Counseling services like Talkspace are designed to lend an ear to anyone dealing with problems they need to get off their chest. These services generally employ counselors who are trained to identify mental health issues, and are typically available 24/7.
An Employee Assistance Program (EAP) is another option that connects employees with professionals who can help them work through issues revolving around family, personal, and work-related problems.
It’s one thing to talk about mental health challenges. It’s quite another to take steps to prevent issues from arising in the first place. Let’s look at a few ways employers can battle mental health challenges that may arise from employees stuck at home.
Engaging regularly with impacted employees can help ease stress levels by helping you to identify what your team needs to succeed while working from home.
One way you could do this is by engaging in job-specific audits. Here are a few examples of what you could ask to determine the needs of your impacted employees:
Helping remote workers ascertain their needs to succeed from home will demonstrate they have your full support. In turn, you can determine whether or not you have the resources available to help ease their burdens.
Just because your staff has been furloughed, doesn’t mean you can’t take time to reach out and say hello. A simple call from HR is all that’s needed to maintain communication with your staff during the COVID-19 outbreak.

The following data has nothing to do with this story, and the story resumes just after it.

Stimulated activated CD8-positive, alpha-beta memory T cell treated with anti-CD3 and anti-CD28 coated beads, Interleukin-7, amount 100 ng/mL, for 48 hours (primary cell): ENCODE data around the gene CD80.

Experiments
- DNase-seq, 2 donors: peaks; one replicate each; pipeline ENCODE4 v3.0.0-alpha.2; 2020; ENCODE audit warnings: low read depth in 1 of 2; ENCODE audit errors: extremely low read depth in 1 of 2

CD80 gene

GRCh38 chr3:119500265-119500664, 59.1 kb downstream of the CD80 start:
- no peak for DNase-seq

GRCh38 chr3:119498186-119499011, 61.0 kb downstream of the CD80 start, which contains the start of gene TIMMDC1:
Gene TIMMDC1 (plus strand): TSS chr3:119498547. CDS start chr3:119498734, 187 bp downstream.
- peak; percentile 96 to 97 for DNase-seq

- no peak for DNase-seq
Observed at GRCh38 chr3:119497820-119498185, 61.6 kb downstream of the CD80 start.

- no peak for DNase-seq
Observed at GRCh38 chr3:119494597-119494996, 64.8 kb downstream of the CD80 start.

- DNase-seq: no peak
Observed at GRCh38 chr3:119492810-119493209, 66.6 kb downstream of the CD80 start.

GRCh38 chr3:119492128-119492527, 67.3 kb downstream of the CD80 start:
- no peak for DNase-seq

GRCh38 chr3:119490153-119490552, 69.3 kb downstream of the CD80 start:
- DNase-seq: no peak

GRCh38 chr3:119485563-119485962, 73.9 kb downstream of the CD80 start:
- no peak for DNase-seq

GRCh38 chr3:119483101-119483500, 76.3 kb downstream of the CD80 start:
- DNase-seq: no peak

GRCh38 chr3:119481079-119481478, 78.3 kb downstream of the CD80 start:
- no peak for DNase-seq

It would help if you made it a point to check in regularly to see how your employees are doing. These chats are informal in nature and generally require only a few minutes of your time. This simple gesture can be very empowering to employees who may be struggling with mental health issues.
Another great option is to organize a group conversation to foster communication and encouragement amongst impacted staff members. The goal is to lift spirits and keep employees “plugged in” to the company.
We’d be remiss not to touch on the cannabis industry, which has been doing exponentially better than many other sectors deemed non-essential. Many dispensaries are hiring additional workers to meet heightened demand.
That said, the cannabis industry is not immune to the current events triggered by the coronavirus. While it’s true that many cannabis operations are doing well at the moment, there are still quite a few cannabis businesses that are suffering financially, just like everyone else, which could lead to the necessity of furloughing employees.
Mental health is just as important to the cannabis industry as it is to every other industry currently impacted by this crisis. Cannabis business owners should set aside time to speak with their employees to ensure they’re mentally healthy and not dealing with any underlying issues.
COVID-19 is a once in a lifetime event that has shaken up the status quo. As an employer, it falls on your shoulders to take steps to protect your staff’s mental health as we all fight through this situation together.
No one really knows what the “new normal” will be as we moved towards an uncertain future. However, no matter what happens, you should always make the mental health of your employees your top priority.